Engineer’s Genius Launched Diverse Frick Line

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American Thresherman ran an ad for this Frick steam traction engine in 1906. Frick sold steam traction engines into the 1920s, when it was obvious to many that tractors were the wave of the future.
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This early advertisement touts the Frick sawmill as well as the Frick tractor, selling the pieces as a pair.
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A “farmerette” driving a Frick tractor pulling a 3-gang Oliver plow during a plowing contest in about 1918.
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The Frick 12-25 tractor could run on kerosene or gasoline.
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An ad showing the Frick 15-28 tractor and Frick separator.

George Frick thought big.

In Encyclopedia of American Steam Traction Engines, author Jack Norbeck writes, “An engineering genius, George Frick undertook to ease the labor of men and animals with power machinery. He became a pioneer builder of four essential kinds of equipment: steam engines, grain threshers, sawmills and refrigerating systems.” Tractors, too.

George Frick built his first grain thresher in 1843, and began manufacturing units for sale to the public in 1848, forming Frick Co., Waynesboro, Pa., five years later. In 1850 he built his first steam engine; sales remained strong into the 1870s. Frick started making sawmills in 1875 and refrigeration units in 1882.

In 1896, he built a refrigerating machine (said to be the largest in the world) for Armour & Co. The 59-foot-long steam engine’s cylinder had a 48-by-59-inch bore and stroke. For 35 years, running night and day, the machine remained in operation, creating 350 tons of ice every 24 hours.

Frick also built threshers, portable engines, boilers, circular sawmills, edgers, hay presses and air conditioning equipment. The first mention of Frick and tractors appeared in the May 1913 Thresherman’s Review, where Frick announced the company would sell Ohio Tractor Co. tractors, while continuing to perfect its own line of tractors.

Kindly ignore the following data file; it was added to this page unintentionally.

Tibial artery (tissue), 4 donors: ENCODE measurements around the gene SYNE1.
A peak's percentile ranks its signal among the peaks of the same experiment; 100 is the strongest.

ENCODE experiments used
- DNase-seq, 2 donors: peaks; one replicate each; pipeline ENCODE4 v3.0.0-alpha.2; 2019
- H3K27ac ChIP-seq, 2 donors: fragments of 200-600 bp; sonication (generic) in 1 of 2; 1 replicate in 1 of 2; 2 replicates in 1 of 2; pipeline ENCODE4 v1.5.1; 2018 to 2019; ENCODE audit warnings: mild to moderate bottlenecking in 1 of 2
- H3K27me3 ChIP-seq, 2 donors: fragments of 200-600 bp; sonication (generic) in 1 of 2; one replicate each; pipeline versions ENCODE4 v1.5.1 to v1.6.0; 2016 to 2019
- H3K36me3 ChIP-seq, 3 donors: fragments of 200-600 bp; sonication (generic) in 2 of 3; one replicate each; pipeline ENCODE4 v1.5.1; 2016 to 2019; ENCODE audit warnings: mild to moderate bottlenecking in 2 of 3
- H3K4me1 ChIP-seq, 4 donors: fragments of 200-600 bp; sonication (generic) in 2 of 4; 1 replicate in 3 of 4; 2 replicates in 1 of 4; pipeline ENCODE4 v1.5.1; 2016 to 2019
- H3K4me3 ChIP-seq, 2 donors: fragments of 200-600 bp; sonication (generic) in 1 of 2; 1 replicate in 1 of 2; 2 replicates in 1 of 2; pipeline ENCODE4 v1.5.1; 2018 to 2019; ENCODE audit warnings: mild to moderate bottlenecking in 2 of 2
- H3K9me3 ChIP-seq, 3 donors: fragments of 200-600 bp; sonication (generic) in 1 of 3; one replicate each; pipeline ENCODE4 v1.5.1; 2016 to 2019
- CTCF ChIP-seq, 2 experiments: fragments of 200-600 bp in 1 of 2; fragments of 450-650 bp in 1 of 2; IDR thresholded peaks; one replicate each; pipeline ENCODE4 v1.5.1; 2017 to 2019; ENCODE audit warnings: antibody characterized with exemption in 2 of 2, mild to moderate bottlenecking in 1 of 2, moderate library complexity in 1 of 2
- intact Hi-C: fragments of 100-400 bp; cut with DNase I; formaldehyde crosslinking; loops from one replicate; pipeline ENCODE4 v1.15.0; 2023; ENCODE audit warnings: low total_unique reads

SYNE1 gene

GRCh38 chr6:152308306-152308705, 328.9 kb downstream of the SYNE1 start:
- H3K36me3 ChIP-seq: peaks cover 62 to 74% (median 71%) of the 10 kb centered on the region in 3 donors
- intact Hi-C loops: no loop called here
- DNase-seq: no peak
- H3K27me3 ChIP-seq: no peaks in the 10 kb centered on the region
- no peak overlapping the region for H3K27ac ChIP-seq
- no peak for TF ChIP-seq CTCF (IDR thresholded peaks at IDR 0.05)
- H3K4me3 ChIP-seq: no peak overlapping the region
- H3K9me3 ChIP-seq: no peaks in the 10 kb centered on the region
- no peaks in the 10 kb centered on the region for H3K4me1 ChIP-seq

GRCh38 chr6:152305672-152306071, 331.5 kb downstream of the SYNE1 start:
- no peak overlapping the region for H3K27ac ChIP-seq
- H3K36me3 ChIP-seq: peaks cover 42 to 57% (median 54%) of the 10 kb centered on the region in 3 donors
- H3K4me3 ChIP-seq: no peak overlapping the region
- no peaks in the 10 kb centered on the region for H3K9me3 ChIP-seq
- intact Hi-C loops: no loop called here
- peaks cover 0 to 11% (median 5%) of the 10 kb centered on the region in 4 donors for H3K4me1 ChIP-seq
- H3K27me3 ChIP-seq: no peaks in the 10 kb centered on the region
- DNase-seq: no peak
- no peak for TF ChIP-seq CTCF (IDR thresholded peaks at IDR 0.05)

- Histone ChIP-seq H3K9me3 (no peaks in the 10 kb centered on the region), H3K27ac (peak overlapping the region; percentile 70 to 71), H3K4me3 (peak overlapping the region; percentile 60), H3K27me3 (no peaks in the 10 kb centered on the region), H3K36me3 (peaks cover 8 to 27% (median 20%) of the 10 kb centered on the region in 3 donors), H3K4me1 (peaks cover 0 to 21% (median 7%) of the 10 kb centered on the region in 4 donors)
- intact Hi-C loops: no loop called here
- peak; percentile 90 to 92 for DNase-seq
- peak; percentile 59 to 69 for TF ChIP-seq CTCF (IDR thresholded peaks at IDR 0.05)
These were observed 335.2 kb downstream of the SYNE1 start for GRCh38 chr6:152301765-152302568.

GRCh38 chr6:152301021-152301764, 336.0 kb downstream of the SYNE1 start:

Though most references say Frick & Co. began manufacturing tractors in 1919, it was actually 1917, according to P.S. Rose’s Tractors Manufactured & Estimated 1918, in which he surveyed the entire tractor industry to determine precise production figures for recent years. Frick & Co. reported manufacture of one tractor in 1917 and 77 in the first half of 1918, estimating production of 225 in the second half, and 800 in 1919. At the time of the survey, the company had sold 58 of the 77 tractors it built in the first half of 1918.

The company’s first tractor was probably the Frick 12-25, with an Erd 4-cylinder valve-in-head engine of 4-by-6-inch bore and stroke. It weighed just less than 6,000 pounds. In a curious development, it was re-rated twice, perhaps the only tractor ever to have done so without a change in engine or parts: In 1920 it was a 12-24, and after that, a 12-20, but it was the same tractor.

Perhaps the rating was changed in anticipation of the 1920 Nebraska Tractor Tests, where the company wanted to make sure its tractor performed well. The 12-20 was registered as Test No. 47, Aug. 2-10, 1920, and was dubbed Model A. It tested without any problems.

That test immediately followed Test No. 46 on Aug. 2-6: a Frick Model C 15-28 tractor. The 15-28 had a Beaver 4-cylinder engine with 4-3/4-by-6-inch bore and stroke and weighed 6,100 pounds. A few minor repairs and adjustments were required on that machine. (Another reference shows the Frick 15-28 with a Beaver 4-cylinder of 4-1/4-by-6 inch bore and stroke.)

Most references list the two Frick tractors: the 12-20 (variously rated 12-25 and 12-24) and the 15-28. I&T Collector’s Series Farm Tractors 1916-1925 lists a third, a Frick 15-30, first manufactured in 1925, with the same Beaver 4-3/4-by-6-inch engine, but weighing 7,100 pounds. With the exception of gear speeds, other specifications are identical to the 15-28, so it’s unclear if this was a re-rated 15-28 or a new model.

Production of Frick gas tractors was discontinued in 1927 and the company concentrated on its distributorship of tractors and power units for Minneapolis Threshing Machine Co. to power the Frick line of equipment. Frick offered Minneapolis 17-30 Type A and B, 30-50 and 27-42 tractors, and power units. Today the Frick Co. still operates in Waynesboro as part of York International, but makes nary a tractor. FC

Read about a rare tractor swap involving a Frick 15-28: “Allis-Chalmers for a Frick.”

Bill Vossler is a freelance writer and author of several books on antique farm tractors and toys. Contact him at Box 372, 400 Caroline Ln., Rockville, MN 56369; e-mail: bvossler@juno.com.
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